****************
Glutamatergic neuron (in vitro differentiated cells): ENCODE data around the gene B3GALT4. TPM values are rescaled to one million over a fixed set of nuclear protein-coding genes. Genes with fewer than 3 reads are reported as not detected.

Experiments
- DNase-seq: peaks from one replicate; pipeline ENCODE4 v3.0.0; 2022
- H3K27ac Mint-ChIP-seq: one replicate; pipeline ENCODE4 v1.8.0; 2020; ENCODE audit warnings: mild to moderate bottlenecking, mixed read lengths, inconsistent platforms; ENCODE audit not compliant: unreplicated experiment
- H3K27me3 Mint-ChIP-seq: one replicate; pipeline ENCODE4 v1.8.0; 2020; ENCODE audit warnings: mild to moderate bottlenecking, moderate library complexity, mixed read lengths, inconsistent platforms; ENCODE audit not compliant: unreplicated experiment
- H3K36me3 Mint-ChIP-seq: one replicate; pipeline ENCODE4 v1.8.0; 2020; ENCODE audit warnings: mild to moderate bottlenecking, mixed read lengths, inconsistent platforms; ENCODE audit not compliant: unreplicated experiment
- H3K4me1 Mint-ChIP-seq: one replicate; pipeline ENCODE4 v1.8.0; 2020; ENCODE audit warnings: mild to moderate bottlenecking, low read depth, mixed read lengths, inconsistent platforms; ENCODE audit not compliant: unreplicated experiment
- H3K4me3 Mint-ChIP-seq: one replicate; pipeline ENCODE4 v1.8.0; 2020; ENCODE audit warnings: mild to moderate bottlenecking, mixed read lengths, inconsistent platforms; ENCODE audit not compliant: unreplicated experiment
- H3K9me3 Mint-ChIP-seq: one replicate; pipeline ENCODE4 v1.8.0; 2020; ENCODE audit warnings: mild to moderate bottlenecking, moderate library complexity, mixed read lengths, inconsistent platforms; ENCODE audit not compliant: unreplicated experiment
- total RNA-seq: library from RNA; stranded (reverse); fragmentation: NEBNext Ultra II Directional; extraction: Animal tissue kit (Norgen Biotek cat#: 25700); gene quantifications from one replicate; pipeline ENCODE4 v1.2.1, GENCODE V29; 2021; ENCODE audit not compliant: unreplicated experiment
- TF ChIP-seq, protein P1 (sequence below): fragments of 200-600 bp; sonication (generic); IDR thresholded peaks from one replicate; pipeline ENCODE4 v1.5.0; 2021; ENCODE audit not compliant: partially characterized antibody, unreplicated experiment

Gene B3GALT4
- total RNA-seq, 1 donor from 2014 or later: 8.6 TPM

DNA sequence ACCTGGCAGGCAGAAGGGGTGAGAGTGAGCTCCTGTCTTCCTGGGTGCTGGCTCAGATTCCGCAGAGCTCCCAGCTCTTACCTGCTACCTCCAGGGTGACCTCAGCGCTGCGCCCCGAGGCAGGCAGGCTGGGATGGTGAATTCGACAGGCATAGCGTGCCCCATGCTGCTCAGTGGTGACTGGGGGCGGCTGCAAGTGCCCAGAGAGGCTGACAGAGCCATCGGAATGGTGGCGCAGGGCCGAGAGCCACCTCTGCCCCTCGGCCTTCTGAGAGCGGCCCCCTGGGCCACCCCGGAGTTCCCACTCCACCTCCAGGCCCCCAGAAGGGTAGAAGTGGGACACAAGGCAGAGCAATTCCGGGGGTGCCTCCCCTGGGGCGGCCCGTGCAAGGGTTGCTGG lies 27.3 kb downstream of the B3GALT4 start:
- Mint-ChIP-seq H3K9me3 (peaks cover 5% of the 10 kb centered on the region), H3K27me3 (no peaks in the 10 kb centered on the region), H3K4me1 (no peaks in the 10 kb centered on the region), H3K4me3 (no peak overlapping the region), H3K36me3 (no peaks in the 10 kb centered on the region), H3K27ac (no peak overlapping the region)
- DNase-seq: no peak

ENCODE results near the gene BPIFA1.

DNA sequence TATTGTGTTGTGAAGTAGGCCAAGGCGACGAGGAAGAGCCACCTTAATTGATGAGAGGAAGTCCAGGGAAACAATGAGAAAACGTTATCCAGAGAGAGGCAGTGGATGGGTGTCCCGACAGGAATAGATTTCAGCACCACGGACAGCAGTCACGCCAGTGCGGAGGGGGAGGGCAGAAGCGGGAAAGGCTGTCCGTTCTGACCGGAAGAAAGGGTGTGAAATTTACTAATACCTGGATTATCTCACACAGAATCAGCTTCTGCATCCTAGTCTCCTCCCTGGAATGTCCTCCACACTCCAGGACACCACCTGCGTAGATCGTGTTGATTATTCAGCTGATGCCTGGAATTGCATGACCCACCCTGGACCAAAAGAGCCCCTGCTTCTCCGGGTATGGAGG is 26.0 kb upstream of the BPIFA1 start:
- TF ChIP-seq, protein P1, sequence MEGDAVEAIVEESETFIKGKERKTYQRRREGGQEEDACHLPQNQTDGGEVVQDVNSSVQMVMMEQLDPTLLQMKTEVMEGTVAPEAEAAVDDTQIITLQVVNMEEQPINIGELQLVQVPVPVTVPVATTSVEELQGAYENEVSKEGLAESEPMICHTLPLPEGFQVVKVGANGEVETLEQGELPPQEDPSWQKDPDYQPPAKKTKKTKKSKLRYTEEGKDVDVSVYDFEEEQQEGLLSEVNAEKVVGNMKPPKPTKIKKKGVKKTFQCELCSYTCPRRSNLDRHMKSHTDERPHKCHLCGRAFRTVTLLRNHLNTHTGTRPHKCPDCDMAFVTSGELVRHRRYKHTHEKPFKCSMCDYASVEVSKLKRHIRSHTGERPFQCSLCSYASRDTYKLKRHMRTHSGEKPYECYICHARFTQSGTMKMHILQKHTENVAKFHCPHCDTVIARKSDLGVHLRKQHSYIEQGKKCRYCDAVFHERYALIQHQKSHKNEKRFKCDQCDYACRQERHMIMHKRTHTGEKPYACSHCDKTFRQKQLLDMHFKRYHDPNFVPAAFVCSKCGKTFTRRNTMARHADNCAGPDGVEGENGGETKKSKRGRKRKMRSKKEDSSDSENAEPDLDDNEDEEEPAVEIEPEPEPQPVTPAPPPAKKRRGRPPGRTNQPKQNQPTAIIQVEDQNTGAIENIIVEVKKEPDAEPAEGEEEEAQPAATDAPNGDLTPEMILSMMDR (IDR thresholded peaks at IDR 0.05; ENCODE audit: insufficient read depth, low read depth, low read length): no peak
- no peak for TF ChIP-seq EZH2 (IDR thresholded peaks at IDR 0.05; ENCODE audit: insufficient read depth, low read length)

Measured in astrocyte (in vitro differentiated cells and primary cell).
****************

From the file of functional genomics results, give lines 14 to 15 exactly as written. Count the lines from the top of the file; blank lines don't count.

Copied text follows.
DNA sequence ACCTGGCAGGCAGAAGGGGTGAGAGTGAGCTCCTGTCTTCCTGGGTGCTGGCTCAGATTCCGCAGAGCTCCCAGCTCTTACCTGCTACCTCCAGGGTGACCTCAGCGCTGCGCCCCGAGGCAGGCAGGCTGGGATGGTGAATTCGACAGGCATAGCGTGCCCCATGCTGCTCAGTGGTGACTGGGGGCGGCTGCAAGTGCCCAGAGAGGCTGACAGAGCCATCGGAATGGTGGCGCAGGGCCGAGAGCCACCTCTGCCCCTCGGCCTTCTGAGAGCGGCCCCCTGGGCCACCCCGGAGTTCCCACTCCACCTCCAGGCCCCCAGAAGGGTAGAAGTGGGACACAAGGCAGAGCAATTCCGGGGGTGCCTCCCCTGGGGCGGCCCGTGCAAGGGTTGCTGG lies 27.3 kb downstream of the B3GALT4 start:
- Mint-ChIP-seq H3K9me3 (peaks cover 5% of the 10 kb centered on the region), H3K27me3 (no peaks in the 10 kb centered on the region), H3K4me1 (no peaks in the 10 kb centered on the region), H3K4me3 (no peak overlapping the region), H3K36me3 (no peaks in the 10 kb centered on the region), H3K27ac (no peak overlapping the region)